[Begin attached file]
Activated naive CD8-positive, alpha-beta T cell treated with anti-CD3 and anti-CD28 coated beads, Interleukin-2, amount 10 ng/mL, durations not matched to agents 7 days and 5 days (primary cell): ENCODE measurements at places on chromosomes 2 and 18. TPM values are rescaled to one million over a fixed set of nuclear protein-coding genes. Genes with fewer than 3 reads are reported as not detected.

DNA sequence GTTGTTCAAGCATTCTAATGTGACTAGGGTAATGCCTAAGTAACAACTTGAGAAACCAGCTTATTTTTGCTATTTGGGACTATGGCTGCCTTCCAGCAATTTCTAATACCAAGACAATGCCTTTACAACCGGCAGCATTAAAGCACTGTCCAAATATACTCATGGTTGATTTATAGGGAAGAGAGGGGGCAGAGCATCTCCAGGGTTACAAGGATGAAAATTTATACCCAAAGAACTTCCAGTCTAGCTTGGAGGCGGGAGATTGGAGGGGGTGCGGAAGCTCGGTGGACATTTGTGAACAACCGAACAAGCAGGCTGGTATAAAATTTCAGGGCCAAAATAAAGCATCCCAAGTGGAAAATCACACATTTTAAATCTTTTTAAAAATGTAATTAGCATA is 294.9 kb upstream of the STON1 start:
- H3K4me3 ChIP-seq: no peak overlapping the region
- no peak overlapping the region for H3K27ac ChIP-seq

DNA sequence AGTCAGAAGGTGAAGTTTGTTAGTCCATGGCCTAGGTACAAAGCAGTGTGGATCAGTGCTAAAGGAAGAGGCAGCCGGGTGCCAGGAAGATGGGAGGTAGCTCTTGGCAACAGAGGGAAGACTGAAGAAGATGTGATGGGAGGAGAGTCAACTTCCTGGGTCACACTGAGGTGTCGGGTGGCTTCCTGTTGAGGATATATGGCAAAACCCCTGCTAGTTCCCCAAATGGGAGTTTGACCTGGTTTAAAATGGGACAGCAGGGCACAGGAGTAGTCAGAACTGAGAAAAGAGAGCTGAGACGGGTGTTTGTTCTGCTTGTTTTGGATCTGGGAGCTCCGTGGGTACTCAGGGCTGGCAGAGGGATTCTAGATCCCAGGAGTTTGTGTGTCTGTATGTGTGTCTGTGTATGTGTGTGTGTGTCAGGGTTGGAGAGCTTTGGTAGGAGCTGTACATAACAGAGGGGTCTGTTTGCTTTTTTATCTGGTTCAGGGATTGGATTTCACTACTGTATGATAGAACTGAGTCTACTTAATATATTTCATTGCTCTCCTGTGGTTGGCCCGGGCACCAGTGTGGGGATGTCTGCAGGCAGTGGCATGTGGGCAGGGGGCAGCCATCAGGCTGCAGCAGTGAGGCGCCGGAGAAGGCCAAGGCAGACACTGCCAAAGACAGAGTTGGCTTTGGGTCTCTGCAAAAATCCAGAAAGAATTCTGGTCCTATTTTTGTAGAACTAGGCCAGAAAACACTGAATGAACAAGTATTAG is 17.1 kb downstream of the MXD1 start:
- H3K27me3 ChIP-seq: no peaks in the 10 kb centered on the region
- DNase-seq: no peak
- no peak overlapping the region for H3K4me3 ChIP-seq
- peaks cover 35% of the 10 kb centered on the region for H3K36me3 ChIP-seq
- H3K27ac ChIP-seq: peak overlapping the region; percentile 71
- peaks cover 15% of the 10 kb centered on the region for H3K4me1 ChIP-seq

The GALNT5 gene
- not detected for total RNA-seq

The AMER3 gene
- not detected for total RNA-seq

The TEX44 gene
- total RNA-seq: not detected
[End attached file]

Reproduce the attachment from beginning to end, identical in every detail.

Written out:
Activated naive CD8-positive, alpha-beta T cell treated with anti-CD3 and anti-CD28 coated beads, Interleukin-2, amount 10 ng/mL, durations not matched to agents 7 days and 5 days (primary cell): ENCODE measurements at places on chromosomes 2 and 18. TPM values are rescaled to one million over a fixed set of nuclear protein-coding genes. Genes with fewer than 3 reads are reported as not detected.

DNA sequence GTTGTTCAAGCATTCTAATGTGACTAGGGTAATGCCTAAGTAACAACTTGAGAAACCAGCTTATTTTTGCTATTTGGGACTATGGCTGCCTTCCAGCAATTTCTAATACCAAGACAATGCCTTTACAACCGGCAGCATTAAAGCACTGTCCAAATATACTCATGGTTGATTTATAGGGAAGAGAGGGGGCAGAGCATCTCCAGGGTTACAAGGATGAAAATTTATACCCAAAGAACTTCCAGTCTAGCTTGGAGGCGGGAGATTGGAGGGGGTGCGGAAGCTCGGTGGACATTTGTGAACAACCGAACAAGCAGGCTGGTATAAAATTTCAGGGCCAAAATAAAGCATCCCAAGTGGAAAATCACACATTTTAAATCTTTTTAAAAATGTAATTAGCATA is 294.9 kb upstream of the STON1 start:
- H3K4me3 ChIP-seq: no peak overlapping the region
- no peak overlapping the region for H3K27ac ChIP-seq

DNA sequence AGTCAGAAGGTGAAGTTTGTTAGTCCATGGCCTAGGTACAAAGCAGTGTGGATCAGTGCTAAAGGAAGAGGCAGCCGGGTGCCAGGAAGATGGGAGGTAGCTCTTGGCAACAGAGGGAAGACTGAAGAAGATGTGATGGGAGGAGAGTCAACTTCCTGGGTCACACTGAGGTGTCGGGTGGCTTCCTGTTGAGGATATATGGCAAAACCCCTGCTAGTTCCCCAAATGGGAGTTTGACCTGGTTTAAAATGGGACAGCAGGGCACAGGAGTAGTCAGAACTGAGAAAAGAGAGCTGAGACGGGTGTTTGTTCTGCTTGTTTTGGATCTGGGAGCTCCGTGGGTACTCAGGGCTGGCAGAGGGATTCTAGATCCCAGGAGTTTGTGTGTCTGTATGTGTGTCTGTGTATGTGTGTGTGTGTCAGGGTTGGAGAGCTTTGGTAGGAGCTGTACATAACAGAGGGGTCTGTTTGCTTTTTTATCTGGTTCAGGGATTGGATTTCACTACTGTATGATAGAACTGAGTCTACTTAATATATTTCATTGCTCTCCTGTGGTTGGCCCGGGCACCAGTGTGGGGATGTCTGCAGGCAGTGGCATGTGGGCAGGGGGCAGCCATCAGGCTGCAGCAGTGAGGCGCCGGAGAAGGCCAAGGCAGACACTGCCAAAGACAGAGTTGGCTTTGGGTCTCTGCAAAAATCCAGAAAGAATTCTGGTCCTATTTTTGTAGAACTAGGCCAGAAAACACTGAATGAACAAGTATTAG is 17.1 kb downstream of the MXD1 start:
- H3K27me3 ChIP-seq: no peaks in the 10 kb centered on the region
- DNase-seq: no peak
- no peak overlapping the region for H3K4me3 ChIP-seq
- peaks cover 35% of the 10 kb centered on the region for H3K36me3 ChIP-seq
- H3K27ac ChIP-seq: peak overlapping the region; percentile 71
- peaks cover 15% of the 10 kb centered on the region for H3K4me1 ChIP-seq

The GALNT5 gene
- not detected for total RNA-seq

The AMER3 gene
- not detected for total RNA-seq

The TEX44 gene
- total RNA-seq: not detected